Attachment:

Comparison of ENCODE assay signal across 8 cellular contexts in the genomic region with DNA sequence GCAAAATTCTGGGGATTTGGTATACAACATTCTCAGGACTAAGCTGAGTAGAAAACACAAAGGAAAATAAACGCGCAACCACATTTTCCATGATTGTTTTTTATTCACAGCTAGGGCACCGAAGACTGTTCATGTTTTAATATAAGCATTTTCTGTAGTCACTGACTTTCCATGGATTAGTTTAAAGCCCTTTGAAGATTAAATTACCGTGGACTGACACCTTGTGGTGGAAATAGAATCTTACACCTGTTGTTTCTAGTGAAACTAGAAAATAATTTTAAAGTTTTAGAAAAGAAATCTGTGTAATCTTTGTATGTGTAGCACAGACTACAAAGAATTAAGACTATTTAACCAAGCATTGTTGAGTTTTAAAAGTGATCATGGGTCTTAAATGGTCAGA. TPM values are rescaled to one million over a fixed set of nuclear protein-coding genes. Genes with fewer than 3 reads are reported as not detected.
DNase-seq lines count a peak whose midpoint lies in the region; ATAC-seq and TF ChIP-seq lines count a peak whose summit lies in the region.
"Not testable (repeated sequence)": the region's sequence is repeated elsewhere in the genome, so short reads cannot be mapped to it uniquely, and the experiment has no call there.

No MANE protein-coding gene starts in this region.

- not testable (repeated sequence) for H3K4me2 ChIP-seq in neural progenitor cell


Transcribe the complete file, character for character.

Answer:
Comparison of ENCODE assay signal across 8 cellular contexts in the genomic region with DNA sequence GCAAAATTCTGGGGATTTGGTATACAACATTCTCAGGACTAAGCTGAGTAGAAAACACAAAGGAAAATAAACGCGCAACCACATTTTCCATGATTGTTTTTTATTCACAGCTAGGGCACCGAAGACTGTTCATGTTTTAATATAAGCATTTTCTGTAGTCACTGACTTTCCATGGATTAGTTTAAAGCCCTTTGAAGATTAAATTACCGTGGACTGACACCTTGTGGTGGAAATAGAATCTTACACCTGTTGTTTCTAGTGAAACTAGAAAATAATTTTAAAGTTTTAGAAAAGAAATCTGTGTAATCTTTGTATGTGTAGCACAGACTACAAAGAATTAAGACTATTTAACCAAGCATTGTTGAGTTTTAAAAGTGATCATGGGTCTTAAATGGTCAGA. TPM values are rescaled to one million over a fixed set of nuclear protein-coding genes. Genes with fewer than 3 reads are reported as not detected.
DNase-seq lines count a peak whose midpoint lies in the region; ATAC-seq and TF ChIP-seq lines count a peak whose summit lies in the region.
"Not testable (repeated sequence)": the region's sequence is repeated elsewhere in the genome, so short reads cannot be mapped to it uniquely, and the experiment has no call there.

No MANE protein-coding gene starts in this region.

- not testable (repeated sequence) for H3K4me2 ChIP-seq in neural progenitor cell